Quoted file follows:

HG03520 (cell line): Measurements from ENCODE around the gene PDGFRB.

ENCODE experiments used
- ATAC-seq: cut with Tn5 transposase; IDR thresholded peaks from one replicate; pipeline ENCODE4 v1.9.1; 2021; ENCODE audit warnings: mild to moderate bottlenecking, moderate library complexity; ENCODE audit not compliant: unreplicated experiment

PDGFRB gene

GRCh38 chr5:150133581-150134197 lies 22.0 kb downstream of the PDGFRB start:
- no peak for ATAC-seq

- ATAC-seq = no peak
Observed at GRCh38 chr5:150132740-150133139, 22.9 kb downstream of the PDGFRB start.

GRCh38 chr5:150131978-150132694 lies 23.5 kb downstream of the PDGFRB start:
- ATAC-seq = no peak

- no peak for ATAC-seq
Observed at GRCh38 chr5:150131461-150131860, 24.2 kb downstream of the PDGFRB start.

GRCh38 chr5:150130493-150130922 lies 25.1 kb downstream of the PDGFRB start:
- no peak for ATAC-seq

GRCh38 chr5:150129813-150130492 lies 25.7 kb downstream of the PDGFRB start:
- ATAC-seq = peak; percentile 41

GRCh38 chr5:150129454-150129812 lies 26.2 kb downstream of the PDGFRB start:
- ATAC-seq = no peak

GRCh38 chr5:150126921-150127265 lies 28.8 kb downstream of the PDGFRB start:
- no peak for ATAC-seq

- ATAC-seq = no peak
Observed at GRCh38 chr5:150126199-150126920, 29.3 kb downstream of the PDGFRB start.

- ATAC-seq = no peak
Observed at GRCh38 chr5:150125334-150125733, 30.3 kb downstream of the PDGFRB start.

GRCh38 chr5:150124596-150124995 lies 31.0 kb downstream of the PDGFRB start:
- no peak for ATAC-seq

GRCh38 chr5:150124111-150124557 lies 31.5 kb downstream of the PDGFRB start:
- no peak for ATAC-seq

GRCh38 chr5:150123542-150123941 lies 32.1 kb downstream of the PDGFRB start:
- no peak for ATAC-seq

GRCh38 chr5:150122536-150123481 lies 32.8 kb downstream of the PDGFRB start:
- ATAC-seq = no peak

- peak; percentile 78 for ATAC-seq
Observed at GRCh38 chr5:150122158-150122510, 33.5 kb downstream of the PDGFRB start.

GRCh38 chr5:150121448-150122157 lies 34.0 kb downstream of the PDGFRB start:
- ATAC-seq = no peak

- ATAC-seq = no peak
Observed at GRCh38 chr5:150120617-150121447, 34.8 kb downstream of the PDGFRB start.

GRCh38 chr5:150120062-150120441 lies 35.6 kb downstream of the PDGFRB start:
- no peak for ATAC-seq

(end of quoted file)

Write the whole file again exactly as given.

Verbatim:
HG03520 (cell line): Measurements from ENCODE around the gene PDGFRB.

ENCODE experiments used
- ATAC-seq: cut with Tn5 transposase; IDR thresholded peaks from one replicate; pipeline ENCODE4 v1.9.1; 2021; ENCODE audit warnings: mild to moderate bottlenecking, moderate library complexity; ENCODE audit not compliant: unreplicated experiment

PDGFRB gene

GRCh38 chr5:150133581-150134197 lies 22.0 kb downstream of the PDGFRB start:
- no peak for ATAC-seq

- ATAC-seq = no peak
Observed at GRCh38 chr5:150132740-150133139, 22.9 kb downstream of the PDGFRB start.

GRCh38 chr5:150131978-150132694 lies 23.5 kb downstream of the PDGFRB start:
- ATAC-seq = no peak

- no peak for ATAC-seq
Observed at GRCh38 chr5:150131461-150131860, 24.2 kb downstream of the PDGFRB start.

GRCh38 chr5:150130493-150130922 lies 25.1 kb downstream of the PDGFRB start:
- no peak for ATAC-seq

GRCh38 chr5:150129813-150130492 lies 25.7 kb downstream of the PDGFRB start:
- ATAC-seq = peak; percentile 41

GRCh38 chr5:150129454-150129812 lies 26.2 kb downstream of the PDGFRB start:
- ATAC-seq = no peak

GRCh38 chr5:150126921-150127265 lies 28.8 kb downstream of the PDGFRB start:
- no peak for ATAC-seq

- ATAC-seq = no peak
Observed at GRCh38 chr5:150126199-150126920, 29.3 kb downstream of the PDGFRB start.

- ATAC-seq = no peak
Observed at GRCh38 chr5:150125334-150125733, 30.3 kb downstream of the PDGFRB start.

GRCh38 chr5:150124596-150124995 lies 31.0 kb downstream of the PDGFRB start:
- no peak for ATAC-seq

GRCh38 chr5:150124111-150124557 lies 31.5 kb downstream of the PDGFRB start:
- no peak for ATAC-seq

GRCh38 chr5:150123542-150123941 lies 32.1 kb downstream of the PDGFRB start:
- no peak for ATAC-seq

GRCh38 chr5:150122536-150123481 lies 32.8 kb downstream of the PDGFRB start:
- ATAC-seq = no peak

- peak; percentile 78 for ATAC-seq
Observed at GRCh38 chr5:150122158-150122510, 33.5 kb downstream of the PDGFRB start.

GRCh38 chr5:150121448-150122157 lies 34.0 kb downstream of the PDGFRB start:
- ATAC-seq = no peak

- ATAC-seq = no peak
Observed at GRCh38 chr5:150120617-150121447, 34.8 kb downstream of the PDGFRB start.

GRCh38 chr5:150120062-150120441 lies 35.6 kb downstream of the PDGFRB start:
- no peak for ATAC-seq